Western drought status: before and after the Big Niño erupted

“BN”, sometimes referred to in the media as the,  “Godzilla Niño” of 15-16.

Before, one year ago, the drought status as presented by the National Drought Monitor folks there in Cornhuskerland, Lincoln, NE:

First, a legend, no, not a story, though we could write one,  “The Legend of the Ghost Niño of 2015-16“,  but rather a guide to the colorful drought intensities on the maps below:

Drought intensity legend

One year ago


Western drought status as of April 7th, 2015.
Western drought status as of April 7th, 2015.

Now let us look closely below–you’ll have to–to see what the Big Niño has done to ameliorate drought so far THIS  water year (since Oct 1):

Western drought status as of April 5th, 2016!
Western drought status as of April 5th, 2016!

Of course, the giant low centers spinning around in the central Pacific sent a stream of large waves over and over again that blasted the Cal coast. That was expected, and verified. But not much else did. Drought should have increased in the Pac NW–recall it was forecast to be drier and warmer due to Niño conditions.  Instead, the Pac NW had record amounts of winter rain!

Cal, especially, central and southern were to be slammed. Southern Cal residents were advised to consider purchasing sandbags in one media story last fall.  And, of course, we here in AZ are profoundly disappointed; conditions have only improved some in the north part of the State.

Well, of course, there’s not one dry meteorological eye in the house after a bust of this magnitude.  And when our best models predicted giant West Coast storms that looked like the kind we were expecting due to the Niño, even though they were 10-15 days out, they seemed sure to happen.  CMP, bloated with confirmation bias,  was sucked in several times this past winter.

Sure, we knew that Niño correlations with weather are not 1.00, that is, perfect, still, the “signal”,  the size of the Niño, was so huge we figured it had to come through with those mighty storms striking the lower West Coast as happened in 1982-83 and 1997-98.    Those correlations, as strong as they were, of course, were limited in number since these large events are rare.  Those correlations will, let us say in place of cuss words,  “degrade.”

Oh, me, what will we say when the next Big Niño appears?

The weather ahead

You’re probably pretty excited about the wind and very cold air just ahead.  CMP is.  And, with the jet stream at 500 mb (18, 000 feet or so–5.5 km above sea level) eventually circumscribing us with its charateristic moist lower region of air, we should just enough moisture for some isolated very light showers, probably just in the Catalinas, during the period of low freezing levels that hits late Friday and continues through  Sunday.  Low freezing levels mean even moderate Cumulus clouds could form ice, leading to virga.

Amounts could, at the most,  only be a few hundredths here, and most likely we will be missed; precip just limited to snow flurries on Ms. Mt. Lemmon and thereabouts.  The U of AZ mod sees the cold blast arriving late Friday after dark.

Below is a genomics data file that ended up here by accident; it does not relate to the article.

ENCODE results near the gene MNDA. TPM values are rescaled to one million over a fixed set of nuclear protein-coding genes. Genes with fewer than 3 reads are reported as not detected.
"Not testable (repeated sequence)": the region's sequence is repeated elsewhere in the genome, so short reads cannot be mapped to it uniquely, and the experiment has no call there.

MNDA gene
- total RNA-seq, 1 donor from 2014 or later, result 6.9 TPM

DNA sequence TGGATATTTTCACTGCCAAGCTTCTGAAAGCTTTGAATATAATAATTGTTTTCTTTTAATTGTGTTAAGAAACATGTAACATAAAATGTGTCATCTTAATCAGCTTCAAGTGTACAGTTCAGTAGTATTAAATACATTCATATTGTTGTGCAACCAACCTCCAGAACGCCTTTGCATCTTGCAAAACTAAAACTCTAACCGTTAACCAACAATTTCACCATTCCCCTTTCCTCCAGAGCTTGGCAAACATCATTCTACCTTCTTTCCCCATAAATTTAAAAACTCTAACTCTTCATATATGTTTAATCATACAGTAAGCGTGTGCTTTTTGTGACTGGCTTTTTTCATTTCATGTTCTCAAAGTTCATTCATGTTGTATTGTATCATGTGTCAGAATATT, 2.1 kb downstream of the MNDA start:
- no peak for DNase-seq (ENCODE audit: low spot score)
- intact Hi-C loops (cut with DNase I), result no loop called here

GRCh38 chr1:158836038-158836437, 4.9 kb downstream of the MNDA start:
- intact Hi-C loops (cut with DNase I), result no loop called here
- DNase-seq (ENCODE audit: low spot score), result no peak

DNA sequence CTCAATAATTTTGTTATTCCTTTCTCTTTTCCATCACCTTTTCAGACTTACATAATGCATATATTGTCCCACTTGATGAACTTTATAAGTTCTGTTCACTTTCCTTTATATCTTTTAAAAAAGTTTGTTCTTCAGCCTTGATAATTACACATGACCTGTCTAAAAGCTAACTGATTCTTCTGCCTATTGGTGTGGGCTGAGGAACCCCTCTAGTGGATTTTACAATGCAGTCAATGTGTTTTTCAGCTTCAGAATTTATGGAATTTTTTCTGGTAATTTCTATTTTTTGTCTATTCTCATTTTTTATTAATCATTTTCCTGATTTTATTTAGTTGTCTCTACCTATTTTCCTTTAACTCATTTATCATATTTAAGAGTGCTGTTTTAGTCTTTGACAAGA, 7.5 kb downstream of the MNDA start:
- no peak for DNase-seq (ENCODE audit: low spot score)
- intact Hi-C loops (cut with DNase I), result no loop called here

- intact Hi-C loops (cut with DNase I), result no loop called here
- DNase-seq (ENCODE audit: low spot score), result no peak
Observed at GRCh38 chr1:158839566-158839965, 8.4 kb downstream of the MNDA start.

On the other hand, Saturday and maybe Sunday as well,  will be good days for you to practice your ice in clouds detection skills in smallish Cumulus clouds.

The weather way ahead

Still looking to see at least two more troughs and chances of rain during the last two weeks of the month.  NOAA ensembles suggest so.  Best chances, 23rd-25th, and again around the 28th or so.

Some cloud shots from our little 0.01 inch rain day on Tuesday:

6:02 AM, Tuesday.
6:02 AM, Tuesday.  A summer-like scene, complete with thunder frames the post dawn hours.
10:35 AM. After the morning excitement cleared off, a pretty Cumulus congestus erupted north of Saddlebrooke town. There’s a hawk in the photo.
12:12 PM. That Cumulus congestus and its sisters, were able to reach the level of glaciation, and wind shear, send a plume of ice downstream toward the east, and rain below that overshooting turret.
2:36 PM. Pretty much the perfect cloud for ice in cloud studies. As the air warmed aloft and capped the Cumulus clouds, this one just poked up high enough to form some ice. It would have been a great sample to determine the temperatures and cloud conditions at which ice onset in clouds on Tuesday.
4:16 PM, Tuesday. Those shadow and sun highlights that make our mountains so darned pretty. I just never will be tired of these views!

The End


By Art Rangno

Retiree from a group specializing in airborne measurements of clouds and aerosols at the University of Washington (Cloud and Aerosol Research Group). The projects in which I participated were in many countries; from the Arctic to Brazil, from the Marshall Islands to South Africa.


  1. Hi Art: Thanks for replying to my previous post. The cactus I was referring to is called “Astrophytum capricorne”. The flower is a big yellow one with a red ‘throat’. Quite stunning to see. Anyway, you probably are too far west or NW from it’s normal habitat in the mountains of Mexico. Meanwhile, just a brief comment on the E.N. maps you showed in this post; not all that much has changed! I was hoping to see a lot less of that dark area. I’m glad the PNW is no longer as close to it, but we may still see a dry warm summer here. April so far has been relatively dry, and next week we are expecting more above normal temperatures in the sun. It might get near 80F here.

    1. The Pac NW had an awfully warm summer last year, many thought it the best ever. It would be amazing if those folks had two in a row, but, as you know, Niñoes tend to produce warmer summers in the Pac NW, while here summers can go either way, with a slight tilt toward drier (*ugh”). Thanks for the additional info on that cactus.


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